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Goodes Surname Ancestry Results

Our indexes 1000-1999 include entries for the spelling 'goodes'. In the period you have requested, we have the following 54 records (displaying 1 to 10): 

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Tenants, founders and incumbents of Yorkshire chantries (1546-1548)
Chantries were established to perform services for the souls of their founders and other faithful dead, including annual obits and anniversaries at which alms were usually distributed. The chantries could be at an existing altar in a parish church, a new altar in a side chapel of an existing church, in a new chapel in the churchyard or some miles from an existing church: few were founded before 1300, and most date from 1450 to 1500. Hospitals were places provided by similar foundations to receive the poor and weak; there were also religious guilds, brotherhoods and fraternities, and colleges (like large chantries at which three or more secular priests lived in common). An Act of Parliament of 1545 gave king Henry VIII the power to dissolve such chantries, chapels, &c., the proceeds to be devoted to the expenses of the wars in France and Scotland. Commissioners were appointed 14 February 1546 to survey the chantries and seize their property, and from 1546 to 1548 the commissioners produced these certificates giving brief details of the establishment and nature of each foundation, with an inventory of valuables and rental of lands. The individuals named in the certificates are thus the founder, the present incumbent, and the tenants whose rents provided the chantry's income. All the surviving certificates were edited by William Page for the Surtees Society, and published from 1892.

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Tenants, founders and incumbents of Yorkshire chantries
 (1546-1548)
Inhabitants of Suffolk (1568)
By Act of Parliament of December 1566 a subsidy of 8d in the on moveable goods and 4s in the on the annual value of land was raised from the lay (as opposed to clergy) population. These are the returns for Suffolk, printed in 1909 in the Suffolk Green Book series.

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Inhabitants of Suffolk
 (1568)
St Albans Archdeaconry Marriage Licences: Brides (1606)
Southern Hertfordshire lay in the archdeaconry of St Albans. Marriage licences registered in the archdeaconry act books from 1584 to 1639, and surviving bonds and allegations from 1611 to 1620, 1625 to 1627, 1633 to 1637 and 1661 to 1668 were abstracted by A. E. Gibbs and printed in volume 1 of the Herts Genealogist and Antiquary published in 1895. Both the act books and the bonds normally give full name and parish of bride and groom, and state whether the bride was maiden or widow. A widow's previous married surname is given, not her maiden surname. Occasionally (doubtless when a party was under age) a father's name is given. The later act books sometimes stated at what church the wedding was intended to be celebrated. The marriage bonds give the name of the bondsman or surety. The surety's surname is often the same as the bride or groom, and doubtless in most cases the bondsman was a father or close relative; but a few innkeepers and other tradesmen of St Albans also undertook this duty.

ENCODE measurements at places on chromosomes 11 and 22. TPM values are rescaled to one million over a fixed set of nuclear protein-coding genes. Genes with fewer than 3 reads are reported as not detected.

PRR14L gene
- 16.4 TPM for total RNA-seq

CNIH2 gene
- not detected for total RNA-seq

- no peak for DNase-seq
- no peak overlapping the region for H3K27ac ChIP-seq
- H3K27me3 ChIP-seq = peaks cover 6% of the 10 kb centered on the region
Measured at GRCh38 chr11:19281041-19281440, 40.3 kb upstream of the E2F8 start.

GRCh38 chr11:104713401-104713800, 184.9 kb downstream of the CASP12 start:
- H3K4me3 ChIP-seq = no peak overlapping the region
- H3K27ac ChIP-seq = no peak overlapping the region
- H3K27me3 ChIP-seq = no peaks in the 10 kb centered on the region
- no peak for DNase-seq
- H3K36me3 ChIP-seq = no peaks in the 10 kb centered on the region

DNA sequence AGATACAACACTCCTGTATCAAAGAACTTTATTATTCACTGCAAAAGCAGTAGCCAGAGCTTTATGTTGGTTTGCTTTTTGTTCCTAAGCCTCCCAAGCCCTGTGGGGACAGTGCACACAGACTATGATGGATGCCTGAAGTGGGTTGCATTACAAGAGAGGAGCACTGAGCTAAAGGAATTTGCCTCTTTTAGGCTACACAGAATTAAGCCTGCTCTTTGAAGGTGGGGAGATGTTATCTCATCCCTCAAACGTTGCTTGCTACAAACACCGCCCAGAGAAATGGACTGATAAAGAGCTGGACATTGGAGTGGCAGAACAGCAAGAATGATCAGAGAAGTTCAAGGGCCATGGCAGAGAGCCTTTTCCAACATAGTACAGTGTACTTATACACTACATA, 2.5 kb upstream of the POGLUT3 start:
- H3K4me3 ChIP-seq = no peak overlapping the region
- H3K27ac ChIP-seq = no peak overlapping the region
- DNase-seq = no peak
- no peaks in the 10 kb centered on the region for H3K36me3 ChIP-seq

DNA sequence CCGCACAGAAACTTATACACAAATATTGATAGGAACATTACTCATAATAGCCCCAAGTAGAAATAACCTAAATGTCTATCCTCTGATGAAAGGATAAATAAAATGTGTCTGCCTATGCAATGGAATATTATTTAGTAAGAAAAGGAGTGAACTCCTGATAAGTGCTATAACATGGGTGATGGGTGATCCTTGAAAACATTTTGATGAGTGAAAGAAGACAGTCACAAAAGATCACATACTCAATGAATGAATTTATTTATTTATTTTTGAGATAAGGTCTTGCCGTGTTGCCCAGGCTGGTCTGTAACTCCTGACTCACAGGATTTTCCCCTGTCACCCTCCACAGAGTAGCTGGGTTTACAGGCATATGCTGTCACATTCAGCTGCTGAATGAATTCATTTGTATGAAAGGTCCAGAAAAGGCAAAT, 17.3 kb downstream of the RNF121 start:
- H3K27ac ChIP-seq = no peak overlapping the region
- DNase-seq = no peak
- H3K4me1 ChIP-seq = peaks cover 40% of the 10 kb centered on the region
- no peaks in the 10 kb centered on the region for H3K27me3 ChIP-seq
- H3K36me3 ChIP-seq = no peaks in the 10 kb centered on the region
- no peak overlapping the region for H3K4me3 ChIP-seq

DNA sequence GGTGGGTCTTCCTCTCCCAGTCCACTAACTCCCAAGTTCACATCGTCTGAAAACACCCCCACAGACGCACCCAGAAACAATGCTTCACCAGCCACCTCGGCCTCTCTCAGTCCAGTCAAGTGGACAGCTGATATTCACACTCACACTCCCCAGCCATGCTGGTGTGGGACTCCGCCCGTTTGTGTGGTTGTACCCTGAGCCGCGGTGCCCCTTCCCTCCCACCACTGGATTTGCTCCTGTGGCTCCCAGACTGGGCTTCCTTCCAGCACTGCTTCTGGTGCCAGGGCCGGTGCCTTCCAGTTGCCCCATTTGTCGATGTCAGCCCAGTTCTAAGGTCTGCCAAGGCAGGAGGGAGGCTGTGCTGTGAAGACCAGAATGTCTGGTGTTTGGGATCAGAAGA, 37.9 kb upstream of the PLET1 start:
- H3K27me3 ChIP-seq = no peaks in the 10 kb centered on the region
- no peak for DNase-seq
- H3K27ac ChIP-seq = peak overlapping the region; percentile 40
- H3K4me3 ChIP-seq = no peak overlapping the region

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St Albans Archdeaconry Marriage Licences: Brides
 (1606)
St Albans Archdeaconry Marriage Licences: Brides (1612)
Southern Hertfordshire lay in the archdeaconry of St Albans. Marriage licences registered in the archdeaconry act books from 1584 to 1639, and surviving bonds and allegations from 1611 to 1620, 1625 to 1627, 1633 to 1637 and 1661 to 1668 were abstracted by A. E. Gibbs and printed in volume 1 of the Herts Genealogist and Antiquary published in 1895. Both the act books and the bonds normally give full name and parish of bride and groom, and state whether the bride was maiden or widow. A widow's previous married surname is given, not her maiden surname. Occasionally (doubtless when a party was under age) a father's name is given. The later act books sometimes stated at what church the wedding was intended to be celebrated. The marriage bonds give the name of the bondsman or surety. The surety's surname is often the same as the bride or groom, and doubtless in most cases the bondsman was a father or close relative; but a few innkeepers and other tradesmen of St Albans also undertook this duty.

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St Albans Archdeaconry Marriage Licences: Brides
 (1612)
London Marriage Allegations (1611-1660)
London, Essex and part of Hertfordshire lay within the diocese of London. In the later 17th century the individual archdeaconry courts issued marriage licences, but for this period the only surviving material is from the overarching London Consistory court. The main series of marriage allegations from the consistory court was extracted by Colonel Joseph Lemuel Chester, and the text was edited by George J. Armytage and published by the Harleian Society in 1887. A typical later entry will give date; name, address and occupation of groom; name, address and condition of his intended bride, and/or, where she is a spinster, her father's name, address and occupation. Lastly we have the name of the church where the wedding was going to take place. For the later years Colonel Chester merely picked out items that he thought were of interest, and his selections continue as late as 1828, but the bulk of the licences abstracted here are from the 17th century.